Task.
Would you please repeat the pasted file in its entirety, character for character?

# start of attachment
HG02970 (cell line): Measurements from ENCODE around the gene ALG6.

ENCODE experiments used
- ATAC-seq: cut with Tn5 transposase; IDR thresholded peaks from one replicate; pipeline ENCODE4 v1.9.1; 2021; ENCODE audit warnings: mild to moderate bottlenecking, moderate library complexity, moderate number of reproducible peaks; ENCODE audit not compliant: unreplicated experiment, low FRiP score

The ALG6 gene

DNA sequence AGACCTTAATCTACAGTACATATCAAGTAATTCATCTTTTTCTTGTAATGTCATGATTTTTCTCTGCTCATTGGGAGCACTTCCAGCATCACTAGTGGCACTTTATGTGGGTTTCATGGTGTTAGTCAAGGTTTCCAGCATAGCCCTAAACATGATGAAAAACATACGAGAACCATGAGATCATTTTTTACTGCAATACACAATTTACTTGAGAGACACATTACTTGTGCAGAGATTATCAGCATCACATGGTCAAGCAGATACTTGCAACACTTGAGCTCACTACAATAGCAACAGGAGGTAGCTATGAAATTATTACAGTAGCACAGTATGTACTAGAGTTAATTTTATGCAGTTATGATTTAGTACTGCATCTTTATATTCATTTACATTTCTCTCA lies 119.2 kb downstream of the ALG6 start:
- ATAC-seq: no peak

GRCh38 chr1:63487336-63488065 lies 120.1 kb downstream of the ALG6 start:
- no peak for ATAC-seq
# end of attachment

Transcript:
HG02970 (cell line): Measurements from ENCODE around the gene ALG6.

ENCODE experiments used
- ATAC-seq: cut with Tn5 transposase; IDR thresholded peaks from one replicate; pipeline ENCODE4 v1.9.1; 2021; ENCODE audit warnings: mild to moderate bottlenecking, moderate library complexity, moderate number of reproducible peaks; ENCODE audit not compliant: unreplicated experiment, low FRiP score

The ALG6 gene

DNA sequence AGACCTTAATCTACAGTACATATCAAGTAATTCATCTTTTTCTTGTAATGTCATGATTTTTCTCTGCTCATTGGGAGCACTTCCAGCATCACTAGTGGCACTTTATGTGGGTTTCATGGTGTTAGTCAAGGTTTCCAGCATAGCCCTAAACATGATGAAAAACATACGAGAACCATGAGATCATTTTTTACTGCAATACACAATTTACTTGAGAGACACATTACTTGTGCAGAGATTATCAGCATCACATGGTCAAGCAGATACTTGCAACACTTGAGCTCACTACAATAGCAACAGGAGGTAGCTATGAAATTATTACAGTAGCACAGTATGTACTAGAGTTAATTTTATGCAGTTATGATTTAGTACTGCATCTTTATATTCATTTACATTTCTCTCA lies 119.2 kb downstream of the ALG6 start:
- ATAC-seq: no peak

GRCh38 chr1:63487336-63488065 lies 120.1 kb downstream of the ALG6 start:
- no peak for ATAC-seq